Men infected with Covid-19 are three times more likely to require intensive care than women and are at significantly higher risk of dying from the virus, scientists said Wednesday.
Researchers analysed over three million confirmed coronavirus cases from 46 countries and 44 states in the US between January 1 and June 1, 2020.
They found that the risk of Sars-Cov-2 infection was the same for women and men, as “exactly half” of the confirmed cases were male patients.
But men are almost three times more likely than women to be hospitalised in an intensive care unit and are 39 percent more likely to die from the virus, the study said.
“These data may help doctors to recognise that sex is a risk factor for severe disease when managing patients,” co-author Kate Webb told AFP.
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“Sex is an under reported variable in many studies and this is a reminder that it is an important factor to consider in research,” the Cape Town University researcher said.
The trend is global — aside from a few exceptions — and can mostly be put down to biological differences, researchers said.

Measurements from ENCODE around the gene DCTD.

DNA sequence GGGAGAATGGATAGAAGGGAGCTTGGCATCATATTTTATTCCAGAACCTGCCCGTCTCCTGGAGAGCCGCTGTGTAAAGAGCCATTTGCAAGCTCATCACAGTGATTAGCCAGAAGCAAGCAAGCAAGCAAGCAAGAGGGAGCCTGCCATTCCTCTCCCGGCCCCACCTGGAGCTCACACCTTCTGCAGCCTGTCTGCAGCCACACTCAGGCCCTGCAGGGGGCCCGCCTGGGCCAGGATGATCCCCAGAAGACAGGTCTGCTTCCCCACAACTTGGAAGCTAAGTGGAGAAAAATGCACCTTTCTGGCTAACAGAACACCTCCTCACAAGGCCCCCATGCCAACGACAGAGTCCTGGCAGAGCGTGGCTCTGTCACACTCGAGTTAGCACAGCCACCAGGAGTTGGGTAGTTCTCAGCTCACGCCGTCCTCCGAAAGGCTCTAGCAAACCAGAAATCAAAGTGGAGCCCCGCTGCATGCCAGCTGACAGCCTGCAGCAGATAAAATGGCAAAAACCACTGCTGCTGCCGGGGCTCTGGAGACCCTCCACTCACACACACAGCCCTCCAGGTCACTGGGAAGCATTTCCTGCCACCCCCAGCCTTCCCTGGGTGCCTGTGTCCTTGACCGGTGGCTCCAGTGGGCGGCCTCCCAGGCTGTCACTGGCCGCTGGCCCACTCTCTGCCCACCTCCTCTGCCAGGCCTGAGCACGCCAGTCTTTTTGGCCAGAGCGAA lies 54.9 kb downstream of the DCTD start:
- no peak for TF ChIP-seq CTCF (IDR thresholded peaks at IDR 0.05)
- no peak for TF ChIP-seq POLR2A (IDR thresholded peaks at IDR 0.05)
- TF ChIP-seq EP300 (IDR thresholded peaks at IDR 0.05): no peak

“Sex differences in both the innate and adaptive immune system have been previously reported and may account for the female advantage in Covid-19,” the authors said.
Women naturally produce more type I interferon proteins that limit the abnormal immune response known as a cytokine storm, believed to play a role in provoking severe forms of Covid-19.
The “female” oestradiol hormone may also help women to fend off grave forms of the virus, as it boosts the response of T cells — which kill infected cells — and increases the production of antibodies, the study said.
“In contrast, the male sex hormone testosterone suppresses the immune system,” the authors noted.
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Sex-based differences in co-morbidities associated with severe Covid-19 may put men at outsize risk, they wrote in the study, published in Nature Communications.
But data to account for the role of other medical conditions is lacking, they added.
In addition, the authors noted the similarity in the proportions of women and men with hypertension and diabetes globally, “the most common reported comorbidities in hospitalised Covid-19 patients.”
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The findings may have implications for future vaccines, the authors said.
Webb noted previous vaccines to other infections have shown differences in response between women and men.
“It is still to be determined whether the same will be true for Sars-CoV-2 vaccines,” Webb said.
“But we hope that our paper highlights the need to include sex as a variable when considering vaccine research.”